Editor's Blog: Why is there so much disagreement about how much Medicaid expansion will affect Virginia?

In the past ten years, there has been substantial growth in the number of Virginians over 50 which help drive up medical costs (graph by Frank Muraca).
In the past ten years, there has been substantial growth in the number of Virginians over 50 which help drive up medical costs (graph by Frank Muraca).

Virginia Medicaid Expansion Debate: Explained

The topic is in the headlines several times a week, and has been designated as one of Governor McAuliffe’s top legislative priorities.

While Governor McAuliffe has made it one of his top legislative priorities, House GOP leaders have repeatedly said that it is unlikely for General Assembly to expand the program.

In most media reports, the debate has gone back in forth between how Medicaid will affect the State’s finances. Proponents argue that Medicaid will save Virginia up to $1 billion over the next eight years. Opponents say it will do quite the opposite. How have these two groups come to such opposite conclusions?

Where Medicaid is today

Over the past decade, the size of the Medicaid program has exploded in Virginia, both in enrollment and cost.

“While the number of people served by Medicaid in Virginia has grown 10 percent over the last decade (fiscal years 2002-11), total state General Fund (GF) expenditures have increased by eight times that amount, from $1.6 billion to $2.8 billion to now consume nearly 21% of the state budget,” explains a report by the Virginia Department of Medical Services, the state entity that manages Medicaid. “The main drivers of growth are increases in enrollment, health care costs, and utilization of long term care and behavioral health services.”

Why are costs increasing? There are a few answers, but one of the bigger ones is that, as the population gets older they also get sicker, and require more expensive medical treatments.

And Virginia’s population has certainly gotten older over the past ten years. The largest growth by age has almost exclusively occurred in age brackets over 50.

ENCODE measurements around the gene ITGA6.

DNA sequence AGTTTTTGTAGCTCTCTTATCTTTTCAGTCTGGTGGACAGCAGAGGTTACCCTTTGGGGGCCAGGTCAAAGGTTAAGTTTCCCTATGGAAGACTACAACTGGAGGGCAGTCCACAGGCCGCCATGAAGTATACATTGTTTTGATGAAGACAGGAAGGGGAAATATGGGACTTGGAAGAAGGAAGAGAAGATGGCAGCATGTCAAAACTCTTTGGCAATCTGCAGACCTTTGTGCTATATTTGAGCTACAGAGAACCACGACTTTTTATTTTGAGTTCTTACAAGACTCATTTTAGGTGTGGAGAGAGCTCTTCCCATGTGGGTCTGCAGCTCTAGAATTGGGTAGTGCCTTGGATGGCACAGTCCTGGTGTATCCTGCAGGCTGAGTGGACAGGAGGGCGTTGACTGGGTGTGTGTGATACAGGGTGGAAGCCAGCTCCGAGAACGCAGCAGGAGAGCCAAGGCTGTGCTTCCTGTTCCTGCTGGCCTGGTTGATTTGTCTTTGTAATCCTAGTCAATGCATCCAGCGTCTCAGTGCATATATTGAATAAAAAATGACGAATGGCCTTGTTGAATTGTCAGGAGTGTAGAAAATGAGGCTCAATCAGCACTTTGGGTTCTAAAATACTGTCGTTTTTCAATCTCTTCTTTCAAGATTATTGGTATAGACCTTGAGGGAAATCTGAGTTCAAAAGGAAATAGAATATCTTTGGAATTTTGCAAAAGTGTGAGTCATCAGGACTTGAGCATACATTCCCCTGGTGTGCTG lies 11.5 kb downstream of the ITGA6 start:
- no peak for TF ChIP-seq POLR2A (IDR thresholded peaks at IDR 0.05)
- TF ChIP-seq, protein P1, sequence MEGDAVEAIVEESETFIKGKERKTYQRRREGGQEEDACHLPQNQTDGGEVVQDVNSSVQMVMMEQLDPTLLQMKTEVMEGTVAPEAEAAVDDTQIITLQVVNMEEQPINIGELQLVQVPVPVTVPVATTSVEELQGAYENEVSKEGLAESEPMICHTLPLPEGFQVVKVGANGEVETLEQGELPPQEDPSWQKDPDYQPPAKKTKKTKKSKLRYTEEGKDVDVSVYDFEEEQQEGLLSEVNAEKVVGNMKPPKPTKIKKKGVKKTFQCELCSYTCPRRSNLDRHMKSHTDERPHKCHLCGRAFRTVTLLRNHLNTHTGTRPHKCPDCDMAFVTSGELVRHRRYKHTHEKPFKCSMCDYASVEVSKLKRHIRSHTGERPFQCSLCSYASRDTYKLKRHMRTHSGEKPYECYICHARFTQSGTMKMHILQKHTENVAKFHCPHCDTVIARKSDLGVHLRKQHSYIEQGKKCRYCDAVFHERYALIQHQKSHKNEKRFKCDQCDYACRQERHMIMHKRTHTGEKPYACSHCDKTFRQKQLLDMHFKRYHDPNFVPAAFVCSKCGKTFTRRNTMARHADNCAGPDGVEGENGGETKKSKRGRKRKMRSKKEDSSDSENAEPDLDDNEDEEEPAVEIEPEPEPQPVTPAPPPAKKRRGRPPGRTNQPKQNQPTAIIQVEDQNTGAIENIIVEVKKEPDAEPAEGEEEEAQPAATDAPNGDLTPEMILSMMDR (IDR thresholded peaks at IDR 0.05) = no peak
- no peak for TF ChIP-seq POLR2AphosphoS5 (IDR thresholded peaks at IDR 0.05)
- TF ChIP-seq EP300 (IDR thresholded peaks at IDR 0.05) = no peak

To better show how this trend is affecting Medicaid costs, we should look at the entire population enrolled in Medicaid.

Today, there are 1.1 million Virginians currently enrolled in the state’s Medicaid program. Almost 70 percent of those enrollees are children, pregnant women and low-income parents. The other 30 percent is comprised of disabled seniors.

The catch is that the elderly enrollees (who make up only a third of the Medicaid population) consume almost two thirds of all Medicaid expenditures.

So who pays for Medicaid coverage? The costs are split evenly between state and federal funds, with Virginia paying about $3.5 billion, or 20 percent of the state’s overall budget.

According to a white paper put forward by Fairfax County, “Virginia ranked 43rd in Medicaid enrollment as a proportion of the state’s population and 47th in per capita Medicaid spending.”

Proponents are argue that Medicaid expansion will save Virginia money and create thousands of jobs. How exactly?

Why it will help Virginia

As of now, Medicaid currently enrolls two groups of people: disabled seniors, and pregnant women, children, and parents. Under Medicaid expansion, coverage would be extended to childless adults.

“A large portion of Virginians who are expected to become eligible for Medicaid under expansion will be non-elderly adults without a serious health disability,” read a November 2013 report by the Joint Legislative Audit & Review Commission. “These adults should be less likely to require specialized or institutional care”

Today, the standard reasoning is that since this population is uninsured, they often wait until their medical ailments reach critical condition to see the doctor, often resulting in more costly treatment.

“They wait until their health is in a precarious state, and they come … in a sicker state than they would have … had they had insurance coverage,” Tracey White, vice president of community and government relations for HCA Virginia Health Systems, told the Washington Post on February 5. “They don’t come for care until it’s an emergency … and then we are treating a person that is much sicker and therefore ends up costing the system more. If that population has access to coverage, they will use it and generally become healthier because of it.”

Most expansion supporters expect that if the program were to be extended to childless adults, it would be under what are called Managed Care Organizations.